The formula for successful families seems easy: Parents + Children + Love = Success. We idealize it to the point that everyone should be able to reach it, right? But what happens when that formula doesn’t work and you discover yourself the leader of a single parent family instead? Yes, you strive to continue to give your children all of the things they had in the original family: love, protection, fun, and connectedness. But never forget, there is one key ingredient that must be added to the mix: Respect.
Respect the Former
When I was a child going through my parent’s divorce, I soon realized that it was a big no-no to discuss the former family unit. My family. Instead, I was expected not to speak of the other parent, the home I grew up in, or well, anything that wasn’t happening in the here and now. And while I’m sure my parents did the best they could to navigate those rough waters, that was a mistake. Your children’s family of origin will always be their family no matter what changes happen in the future. Allow them to speak fondly of those times, to reminisce, to mourn, or whatever they need to feel connected to what they likely consider a sweet part of their lives.
Respect the Ex
This goes without saying, but seems to be one of the most difficult things to do as a single parent trying to recover from the breakup of the family unit. The feelings of hurt and disappointment can be so overwhelming at times; we can’t stand to keep it in. But—please hear me now—your children are not your therapist. You have no right whatsoever to speak poorly of your ex in front of them. Talk to your best friend, your counselor, or even the pet squirrel you’re taming in the yard. Anyone—anyone—but your child. Disparaging the Ex in front of them not only makes you look untrustworthy in their eyes, but makes them feel as if you think the same things about them since their parent is a part of who they are.
Respect the Child
A family break-up is one of the most difficult things that can happen in life. It’s second only to the death of a loved one in terms of stress level. Remember that your child is grieving the loss. Not only that, but they had no choice in the matter, and have likely had their lives significantly changed. Maybe you’ve had to move, or are now living with much less. Give them a voice in the situation. Listen to their fears, their anger, and their grief—whatever comes. Because the family that parted was not a family of two. They have a right to be heard and at the very least, considered.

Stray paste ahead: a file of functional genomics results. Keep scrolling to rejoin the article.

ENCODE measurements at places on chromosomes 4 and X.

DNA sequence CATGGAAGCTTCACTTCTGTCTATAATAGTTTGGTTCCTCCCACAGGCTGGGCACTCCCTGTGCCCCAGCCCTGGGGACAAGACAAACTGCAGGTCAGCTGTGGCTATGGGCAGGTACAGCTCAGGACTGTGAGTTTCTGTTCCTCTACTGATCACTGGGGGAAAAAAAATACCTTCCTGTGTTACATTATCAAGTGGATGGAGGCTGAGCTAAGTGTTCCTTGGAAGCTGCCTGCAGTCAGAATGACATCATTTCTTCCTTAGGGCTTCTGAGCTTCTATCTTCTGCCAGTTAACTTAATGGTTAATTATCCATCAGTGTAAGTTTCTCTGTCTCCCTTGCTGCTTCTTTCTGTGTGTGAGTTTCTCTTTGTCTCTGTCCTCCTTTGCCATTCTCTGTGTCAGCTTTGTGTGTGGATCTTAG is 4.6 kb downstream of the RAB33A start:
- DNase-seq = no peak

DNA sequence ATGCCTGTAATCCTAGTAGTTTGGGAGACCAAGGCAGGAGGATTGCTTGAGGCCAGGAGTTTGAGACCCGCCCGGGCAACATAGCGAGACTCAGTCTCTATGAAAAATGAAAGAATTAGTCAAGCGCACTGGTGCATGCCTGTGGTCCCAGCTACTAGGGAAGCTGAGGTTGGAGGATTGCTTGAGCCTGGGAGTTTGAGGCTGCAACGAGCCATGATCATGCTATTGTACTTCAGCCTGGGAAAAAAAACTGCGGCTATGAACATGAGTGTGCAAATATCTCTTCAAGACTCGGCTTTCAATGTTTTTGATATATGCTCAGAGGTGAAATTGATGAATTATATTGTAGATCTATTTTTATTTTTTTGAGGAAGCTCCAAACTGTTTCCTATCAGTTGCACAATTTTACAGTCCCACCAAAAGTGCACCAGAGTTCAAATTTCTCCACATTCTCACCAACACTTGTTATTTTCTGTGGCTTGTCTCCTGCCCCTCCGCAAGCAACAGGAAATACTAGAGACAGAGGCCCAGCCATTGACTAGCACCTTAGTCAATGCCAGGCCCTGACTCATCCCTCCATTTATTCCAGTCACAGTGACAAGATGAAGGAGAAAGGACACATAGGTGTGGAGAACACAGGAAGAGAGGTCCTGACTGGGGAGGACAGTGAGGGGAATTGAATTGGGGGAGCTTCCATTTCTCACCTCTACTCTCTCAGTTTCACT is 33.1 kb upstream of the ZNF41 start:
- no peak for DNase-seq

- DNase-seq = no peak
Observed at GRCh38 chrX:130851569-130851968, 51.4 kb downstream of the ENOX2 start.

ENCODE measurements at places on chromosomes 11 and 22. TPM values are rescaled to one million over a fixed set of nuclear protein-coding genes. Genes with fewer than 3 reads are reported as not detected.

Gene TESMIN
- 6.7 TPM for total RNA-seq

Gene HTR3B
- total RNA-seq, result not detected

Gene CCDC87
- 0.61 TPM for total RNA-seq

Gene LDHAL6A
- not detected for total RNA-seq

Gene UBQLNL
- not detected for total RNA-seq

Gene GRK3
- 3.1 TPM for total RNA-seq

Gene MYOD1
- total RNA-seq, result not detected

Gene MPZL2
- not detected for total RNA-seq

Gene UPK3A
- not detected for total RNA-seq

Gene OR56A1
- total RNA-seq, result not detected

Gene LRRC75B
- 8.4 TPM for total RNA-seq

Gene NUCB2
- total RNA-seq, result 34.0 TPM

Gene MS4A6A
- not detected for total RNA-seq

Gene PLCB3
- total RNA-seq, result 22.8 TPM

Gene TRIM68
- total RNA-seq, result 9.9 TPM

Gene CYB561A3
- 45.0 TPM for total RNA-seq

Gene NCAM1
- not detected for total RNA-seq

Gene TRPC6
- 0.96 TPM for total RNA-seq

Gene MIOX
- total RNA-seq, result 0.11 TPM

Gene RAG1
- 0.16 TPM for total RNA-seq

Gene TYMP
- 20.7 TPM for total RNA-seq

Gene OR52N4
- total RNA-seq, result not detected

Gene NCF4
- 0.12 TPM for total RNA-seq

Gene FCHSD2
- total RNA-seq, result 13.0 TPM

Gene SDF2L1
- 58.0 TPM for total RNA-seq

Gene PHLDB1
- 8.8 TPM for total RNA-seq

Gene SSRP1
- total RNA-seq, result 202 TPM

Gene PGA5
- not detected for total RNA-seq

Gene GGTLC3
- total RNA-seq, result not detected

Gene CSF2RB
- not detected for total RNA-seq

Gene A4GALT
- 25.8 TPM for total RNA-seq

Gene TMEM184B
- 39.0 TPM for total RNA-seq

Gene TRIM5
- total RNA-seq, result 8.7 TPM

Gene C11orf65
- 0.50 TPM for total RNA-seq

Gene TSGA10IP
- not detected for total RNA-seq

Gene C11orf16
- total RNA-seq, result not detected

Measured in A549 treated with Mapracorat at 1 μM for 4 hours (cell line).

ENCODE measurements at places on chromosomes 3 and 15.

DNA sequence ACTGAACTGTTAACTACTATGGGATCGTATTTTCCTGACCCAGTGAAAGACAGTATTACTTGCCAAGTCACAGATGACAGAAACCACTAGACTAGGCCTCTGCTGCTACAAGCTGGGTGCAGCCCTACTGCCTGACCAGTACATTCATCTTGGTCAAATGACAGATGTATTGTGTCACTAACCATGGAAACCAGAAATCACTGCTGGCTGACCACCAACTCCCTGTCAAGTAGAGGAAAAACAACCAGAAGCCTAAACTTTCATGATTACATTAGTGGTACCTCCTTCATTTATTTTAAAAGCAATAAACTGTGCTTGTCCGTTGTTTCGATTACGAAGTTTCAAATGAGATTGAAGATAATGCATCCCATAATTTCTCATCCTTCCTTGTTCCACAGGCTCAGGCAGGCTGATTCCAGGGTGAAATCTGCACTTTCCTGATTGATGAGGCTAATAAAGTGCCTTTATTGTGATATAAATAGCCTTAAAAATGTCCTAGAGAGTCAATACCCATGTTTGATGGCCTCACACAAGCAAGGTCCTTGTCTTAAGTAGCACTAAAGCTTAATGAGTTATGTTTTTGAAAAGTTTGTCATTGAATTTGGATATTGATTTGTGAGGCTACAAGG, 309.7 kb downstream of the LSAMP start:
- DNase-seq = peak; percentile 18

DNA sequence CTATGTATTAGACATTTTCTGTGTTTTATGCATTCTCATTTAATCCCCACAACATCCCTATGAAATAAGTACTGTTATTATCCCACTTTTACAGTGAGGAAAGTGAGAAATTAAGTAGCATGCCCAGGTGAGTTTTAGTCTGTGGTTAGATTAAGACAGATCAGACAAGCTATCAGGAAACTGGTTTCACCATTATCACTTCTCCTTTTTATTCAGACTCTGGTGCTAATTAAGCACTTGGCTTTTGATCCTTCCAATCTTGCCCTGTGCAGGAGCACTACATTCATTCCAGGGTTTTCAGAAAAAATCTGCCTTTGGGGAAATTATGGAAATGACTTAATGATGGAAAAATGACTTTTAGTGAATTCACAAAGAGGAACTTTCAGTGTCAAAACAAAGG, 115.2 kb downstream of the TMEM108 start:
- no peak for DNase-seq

While I’m a proponent of doing all you can to make life flow smoothly as a single parent, you should not allow yourself to become a doormat to your children, your ex, or anyone else. Your role has shifted significantly and you likely have more work on your plate than you ever imagined or could ever possibly handle in a lifetime. Know your limits and protect them. Don’t push yourself to the point of exhaustion. Respect yourself enough to know when to put your foot down due to workload, or disrespect from those around you.
Respect God’s Grace
Regardless of how you found yourself here, you are not alone. God is walking this new path alongside you and will guide and protect you through it all. Lean into the grace He extends, knowing that this is not a black mark on your life. Don’t slough it off as if you no longer deserve it because of your circumstances. It’s the greatest gift He gives, and it’s for the taking—for all of us.
Being the leader of a single parent family isn’t always easy. But, things happen in life. Very often, things that we didn’t foresee and that are completely out of our control. Successful single parent families can be a tricky thing to achieve, but it is possible. Continue to love your children as you always have, make memories, and spread your love lavishly. Showing deep respect for the new situation and all who are involved will bring you more success in this difficult situation that you ever thought possible.